Welcome to Riley Pearl's CaringBridge website. We are using it to keep family and friends updated in one place. We appreciate your support and words of hope and encouragement. Thank you for visiting & please leave a message - they help Riley!
On January 11, 2019, Riley's doctor found a small tumor in her chest following a check up over Christmas break. The source was a birthmark she has had her entire life. It’s called superficial spreading melanoma. A month later, on Valentine’s Day, Riley underwent surgery to remove the small mass as well as 6 lymph nodes to biopsy as a precaution.
Unfortunately following her first surgery, we received more bad news the biopsy was positive and an official diagnosis of middle-late Stage 3 Advanced Melanoma Cancer that has spread into her lymphatic system. CT and MRI confirmed it has not spread to any other major organs.
On March 15, surgeons took 18 more lymph nodes. The biopsy was clear on the 18 lymph nodes removed- so the main cancerous cells are gone!This is the first good news we have received during this process.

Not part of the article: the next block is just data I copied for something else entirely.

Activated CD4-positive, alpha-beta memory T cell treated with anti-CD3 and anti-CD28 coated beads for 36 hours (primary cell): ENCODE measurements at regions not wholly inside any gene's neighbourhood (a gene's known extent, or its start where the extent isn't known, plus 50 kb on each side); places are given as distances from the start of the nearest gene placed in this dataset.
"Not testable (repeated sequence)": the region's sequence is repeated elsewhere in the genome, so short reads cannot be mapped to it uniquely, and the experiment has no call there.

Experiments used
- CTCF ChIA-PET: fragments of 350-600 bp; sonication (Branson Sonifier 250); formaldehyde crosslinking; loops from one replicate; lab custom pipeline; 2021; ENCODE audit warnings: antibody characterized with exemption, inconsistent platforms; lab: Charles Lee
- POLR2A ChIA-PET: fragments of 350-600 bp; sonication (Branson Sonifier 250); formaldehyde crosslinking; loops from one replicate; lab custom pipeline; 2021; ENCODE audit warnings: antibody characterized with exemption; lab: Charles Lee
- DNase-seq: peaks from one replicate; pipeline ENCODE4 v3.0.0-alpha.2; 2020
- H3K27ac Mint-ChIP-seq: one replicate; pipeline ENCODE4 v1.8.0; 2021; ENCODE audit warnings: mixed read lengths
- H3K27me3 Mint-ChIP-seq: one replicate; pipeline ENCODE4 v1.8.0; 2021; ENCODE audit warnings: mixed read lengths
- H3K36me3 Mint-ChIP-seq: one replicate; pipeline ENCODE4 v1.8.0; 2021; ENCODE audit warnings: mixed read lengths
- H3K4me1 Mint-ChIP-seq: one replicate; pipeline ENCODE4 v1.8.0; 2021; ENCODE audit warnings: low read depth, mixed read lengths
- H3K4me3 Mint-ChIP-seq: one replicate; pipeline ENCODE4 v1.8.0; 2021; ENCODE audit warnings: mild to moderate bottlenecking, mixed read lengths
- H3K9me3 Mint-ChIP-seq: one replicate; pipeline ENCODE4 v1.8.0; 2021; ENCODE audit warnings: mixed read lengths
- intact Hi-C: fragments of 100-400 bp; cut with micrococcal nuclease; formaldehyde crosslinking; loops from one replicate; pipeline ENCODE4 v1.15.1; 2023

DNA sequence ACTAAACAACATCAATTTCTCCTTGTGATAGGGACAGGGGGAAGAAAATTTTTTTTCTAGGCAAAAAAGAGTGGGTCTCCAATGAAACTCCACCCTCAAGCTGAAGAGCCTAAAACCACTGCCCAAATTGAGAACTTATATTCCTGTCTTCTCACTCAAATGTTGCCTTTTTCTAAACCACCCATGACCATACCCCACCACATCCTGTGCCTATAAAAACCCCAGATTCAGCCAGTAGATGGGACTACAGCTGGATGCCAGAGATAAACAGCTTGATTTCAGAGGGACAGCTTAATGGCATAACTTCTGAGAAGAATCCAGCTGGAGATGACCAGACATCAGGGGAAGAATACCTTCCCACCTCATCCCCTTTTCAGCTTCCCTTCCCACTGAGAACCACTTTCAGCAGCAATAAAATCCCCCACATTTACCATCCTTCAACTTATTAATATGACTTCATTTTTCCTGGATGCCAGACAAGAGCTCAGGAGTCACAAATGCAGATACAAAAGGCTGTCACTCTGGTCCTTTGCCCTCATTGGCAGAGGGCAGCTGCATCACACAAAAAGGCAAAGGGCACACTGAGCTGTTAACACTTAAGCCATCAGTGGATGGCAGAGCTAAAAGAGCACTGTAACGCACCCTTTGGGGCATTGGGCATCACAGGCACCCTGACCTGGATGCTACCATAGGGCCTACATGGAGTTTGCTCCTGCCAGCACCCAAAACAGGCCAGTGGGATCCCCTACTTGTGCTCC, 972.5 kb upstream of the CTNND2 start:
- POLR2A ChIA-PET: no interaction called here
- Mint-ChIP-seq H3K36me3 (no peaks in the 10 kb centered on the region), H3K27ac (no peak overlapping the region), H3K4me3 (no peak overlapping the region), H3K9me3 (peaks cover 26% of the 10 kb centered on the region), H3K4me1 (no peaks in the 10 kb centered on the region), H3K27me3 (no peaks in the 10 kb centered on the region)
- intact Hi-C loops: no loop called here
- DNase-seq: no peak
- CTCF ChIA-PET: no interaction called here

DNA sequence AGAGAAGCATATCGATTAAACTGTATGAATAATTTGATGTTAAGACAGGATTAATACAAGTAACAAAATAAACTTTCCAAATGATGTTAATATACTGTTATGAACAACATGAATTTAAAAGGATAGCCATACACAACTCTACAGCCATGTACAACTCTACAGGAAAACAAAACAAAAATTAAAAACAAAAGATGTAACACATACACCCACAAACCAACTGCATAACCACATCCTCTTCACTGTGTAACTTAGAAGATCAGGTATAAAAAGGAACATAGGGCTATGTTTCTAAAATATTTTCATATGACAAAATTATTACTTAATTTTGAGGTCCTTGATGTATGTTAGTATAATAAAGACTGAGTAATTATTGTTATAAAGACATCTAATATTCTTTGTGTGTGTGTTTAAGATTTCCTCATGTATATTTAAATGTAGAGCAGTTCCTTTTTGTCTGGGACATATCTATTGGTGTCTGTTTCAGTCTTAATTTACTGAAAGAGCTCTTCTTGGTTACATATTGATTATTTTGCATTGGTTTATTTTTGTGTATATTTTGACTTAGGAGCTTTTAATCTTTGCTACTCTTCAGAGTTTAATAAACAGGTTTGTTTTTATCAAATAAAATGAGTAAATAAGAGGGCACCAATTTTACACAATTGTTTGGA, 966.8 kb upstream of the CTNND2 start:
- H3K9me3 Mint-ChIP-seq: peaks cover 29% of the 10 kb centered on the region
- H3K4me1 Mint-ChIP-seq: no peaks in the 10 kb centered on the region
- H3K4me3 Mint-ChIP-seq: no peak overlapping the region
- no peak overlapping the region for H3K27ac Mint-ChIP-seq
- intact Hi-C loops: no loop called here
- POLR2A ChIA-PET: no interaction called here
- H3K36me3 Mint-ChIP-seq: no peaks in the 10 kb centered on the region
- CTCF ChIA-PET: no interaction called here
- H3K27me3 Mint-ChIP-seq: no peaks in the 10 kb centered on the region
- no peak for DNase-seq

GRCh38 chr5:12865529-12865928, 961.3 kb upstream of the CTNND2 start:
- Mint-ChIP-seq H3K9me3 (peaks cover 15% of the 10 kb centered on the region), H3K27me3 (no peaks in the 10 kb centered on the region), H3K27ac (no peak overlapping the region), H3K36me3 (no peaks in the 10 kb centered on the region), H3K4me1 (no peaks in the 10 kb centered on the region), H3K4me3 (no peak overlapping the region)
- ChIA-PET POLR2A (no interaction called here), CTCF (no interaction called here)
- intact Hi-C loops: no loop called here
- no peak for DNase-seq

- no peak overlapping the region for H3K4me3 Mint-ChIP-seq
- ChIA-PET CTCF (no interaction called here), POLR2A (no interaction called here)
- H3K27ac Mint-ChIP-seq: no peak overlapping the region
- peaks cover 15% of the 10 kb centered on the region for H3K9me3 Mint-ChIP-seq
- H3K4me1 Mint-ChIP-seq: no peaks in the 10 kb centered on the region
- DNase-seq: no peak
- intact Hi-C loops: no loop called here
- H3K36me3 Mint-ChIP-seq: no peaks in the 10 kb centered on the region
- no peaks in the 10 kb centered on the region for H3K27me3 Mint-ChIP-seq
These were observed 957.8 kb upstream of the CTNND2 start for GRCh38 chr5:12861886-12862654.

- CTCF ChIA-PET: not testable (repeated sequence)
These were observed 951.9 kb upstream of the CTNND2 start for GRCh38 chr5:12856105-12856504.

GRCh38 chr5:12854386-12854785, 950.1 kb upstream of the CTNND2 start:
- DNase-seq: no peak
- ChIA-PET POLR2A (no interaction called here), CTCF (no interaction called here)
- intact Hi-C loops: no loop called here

On March 28, Riley had her drains removed and returned to her junior year at Grand Valley State University (GVSU). As many of you know, Riley is president of her sorority, Sigma Kappa and works in the President’s office.
In the meantime, Riley participated in Relay for Life at GVU which raised more than $100,000 for the The American Cancer society. Riley was able to award her friend A.j. Warner the “Relayer of the Year” title.
On May 8, Dr. Fletcher, the gene team and oncologists at U Michigan Health will start Riley on immunotherapy so she can finish her semester at GVSU.
Immunotherapy means 2 medications will be taken 3x a day – it’s unknown if she’ll experience any side effects:For now, no chemo, radiation - the usual suspects when people hear "cancer treatment".
She’ll continue with doctor appointments 1x a month for a year and scans every few months for the next 5 years. The goal is to stop the cancer in its tracks before it returns.
Riley says: “It’s so easy to put on a face, but the reality of this situation comes in waves knowing that it is a long road ahead still. I have struggled with returning back to class and learning how much stress/movement my body can handle now (I feel 80) even when I do not physically look sick, it’s been a hard pill to swallow. I am able to be strong by allowing others to hold me up when I feel weak— but asking for help is hard, and will continue to be against my nature. Sometimes the hardest lessons are the most important and I am so blessed by every person helping me fight back.”